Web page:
Something really pretty (a jewelry giveaway!) and something really NOT (ammonia-treated beef)
- A fellow homeschooling mom, much craftier than I, has a contest going until 10/22/10, a giveaway of two separate gift certificates — one for $25 and one for $10. You can enter in a wide variety of ways. She doesn’t require a purchase, but I went onto her Etsy shop (she has a second one, here), and I liked *EVERY SINGLE THING*. I recently sold some curriculum, and used some of the PayPal balance to purchase three things. I could easily have bought about fifty things, but I restrained myself.
- On a totally different note, as I was researching the use of ammonia (for in my home), I read the Wikipedia entry on it. Color me SHOCKED when I read a blurb about large fast-food chains using ammonia to disinfect beef for its burgers. The meat (or should I say, “meat”) is obtained using a process that liquefies the fat in fatty trimmings and then centrifuges it out. The fine sludge that remains is then treated with ammonia to kill e-coli and other pathogens. Now, it appears that only a portion of each patty from McDonald’s and
Burger King uses the low-quality ammonia-treated beef, but that doesn’t make me feel any better. I can honestly say that it has been… I think… two years since I’ve had any beef from either of those two places, but suffice it to say that — IF YOU HAVE TO pH TEST THE LEVEL OF YOUR MEAT TO MAKE SURE IT’S NOT DANGEROUSLY ALKALINE FROM HAVING IT TREATED WITH AMMONIA, then it’s not really anything I want to eat. Ever again. EVER. Sounds too crazy to be true, right? Too gross?? Sadly, no. Do read the whole October 2009 New York Times exposé — it’s really interesting. The focus of the article was primarily on the SAFETY of the meat, and all I could think about was, “THEY’RE TREATING FOOD WITH AMMONIA AND DISCUSSING THE SAFETY AND THE ODOR!!! THIS IS NOT RIGHT!!!!!!” Lordy. Maybe this is one reason why Americans are having such trouble with food pH that is too high, too alkaline… That’s a whole ‘nother can of worms, I guess. 😦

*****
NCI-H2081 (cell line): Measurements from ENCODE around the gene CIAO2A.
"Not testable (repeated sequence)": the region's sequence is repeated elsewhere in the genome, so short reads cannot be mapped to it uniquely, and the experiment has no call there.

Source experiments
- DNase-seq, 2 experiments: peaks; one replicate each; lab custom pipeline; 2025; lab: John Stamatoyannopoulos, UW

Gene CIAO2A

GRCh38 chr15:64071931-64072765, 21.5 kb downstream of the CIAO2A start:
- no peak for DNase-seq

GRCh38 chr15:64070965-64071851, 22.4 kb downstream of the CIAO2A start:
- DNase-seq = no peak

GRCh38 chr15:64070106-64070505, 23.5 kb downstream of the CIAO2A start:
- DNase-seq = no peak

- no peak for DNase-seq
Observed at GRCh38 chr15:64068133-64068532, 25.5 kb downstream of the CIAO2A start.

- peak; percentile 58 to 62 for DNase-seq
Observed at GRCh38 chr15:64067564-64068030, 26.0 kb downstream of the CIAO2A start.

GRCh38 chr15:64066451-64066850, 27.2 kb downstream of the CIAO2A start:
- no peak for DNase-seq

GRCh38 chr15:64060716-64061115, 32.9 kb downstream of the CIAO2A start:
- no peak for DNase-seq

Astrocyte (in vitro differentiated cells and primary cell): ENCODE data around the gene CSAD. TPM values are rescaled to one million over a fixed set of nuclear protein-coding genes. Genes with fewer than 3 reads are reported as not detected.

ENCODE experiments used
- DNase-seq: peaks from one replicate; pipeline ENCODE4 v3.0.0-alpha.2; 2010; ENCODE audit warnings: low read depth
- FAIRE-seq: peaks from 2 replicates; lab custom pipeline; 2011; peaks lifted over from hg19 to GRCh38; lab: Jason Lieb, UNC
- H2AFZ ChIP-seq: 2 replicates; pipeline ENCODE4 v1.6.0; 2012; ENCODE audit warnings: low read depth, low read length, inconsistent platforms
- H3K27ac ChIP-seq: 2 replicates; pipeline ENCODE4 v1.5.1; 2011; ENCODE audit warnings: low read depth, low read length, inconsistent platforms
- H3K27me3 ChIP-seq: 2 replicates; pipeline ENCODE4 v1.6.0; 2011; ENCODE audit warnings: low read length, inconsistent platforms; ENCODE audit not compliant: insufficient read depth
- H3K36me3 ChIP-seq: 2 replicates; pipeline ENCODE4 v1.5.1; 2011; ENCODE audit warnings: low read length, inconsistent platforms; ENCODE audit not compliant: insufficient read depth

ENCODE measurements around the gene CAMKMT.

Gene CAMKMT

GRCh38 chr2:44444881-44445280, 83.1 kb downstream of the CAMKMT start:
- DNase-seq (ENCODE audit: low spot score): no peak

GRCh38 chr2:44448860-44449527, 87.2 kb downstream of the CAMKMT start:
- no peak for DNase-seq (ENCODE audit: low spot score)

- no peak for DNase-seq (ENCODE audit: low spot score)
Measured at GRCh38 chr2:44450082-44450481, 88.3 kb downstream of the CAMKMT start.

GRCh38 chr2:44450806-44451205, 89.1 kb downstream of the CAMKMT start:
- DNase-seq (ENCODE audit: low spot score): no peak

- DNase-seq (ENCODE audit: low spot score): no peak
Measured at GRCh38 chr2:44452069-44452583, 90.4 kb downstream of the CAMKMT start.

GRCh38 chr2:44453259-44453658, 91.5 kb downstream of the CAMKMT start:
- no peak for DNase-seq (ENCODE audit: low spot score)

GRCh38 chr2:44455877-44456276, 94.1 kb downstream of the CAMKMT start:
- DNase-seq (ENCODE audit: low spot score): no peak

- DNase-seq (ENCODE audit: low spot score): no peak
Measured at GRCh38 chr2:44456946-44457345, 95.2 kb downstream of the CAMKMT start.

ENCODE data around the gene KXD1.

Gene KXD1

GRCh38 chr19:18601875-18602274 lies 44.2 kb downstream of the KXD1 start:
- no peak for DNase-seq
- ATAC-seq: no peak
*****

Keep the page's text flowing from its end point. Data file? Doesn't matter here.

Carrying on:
- By the way, on the rare occasions when I have a burger, I really like In-N-Out. I visited their website, and sent in an e-mail, asking about ammonia in their beef. They replied, asking me to call their toll-free number, which I did. Turns out, they do all of their butchering in-house (they have one butcherhouse which is the lone supplier of their meat), and they do not use ammonia in their beef.
- Beef Products, Inc., the primary producer of this ammonia-treated beef also is a MAJOR supplier for public school cafeteria lunches. (Add that to the ever-growing list of reasons why I’m happy we homeschool.)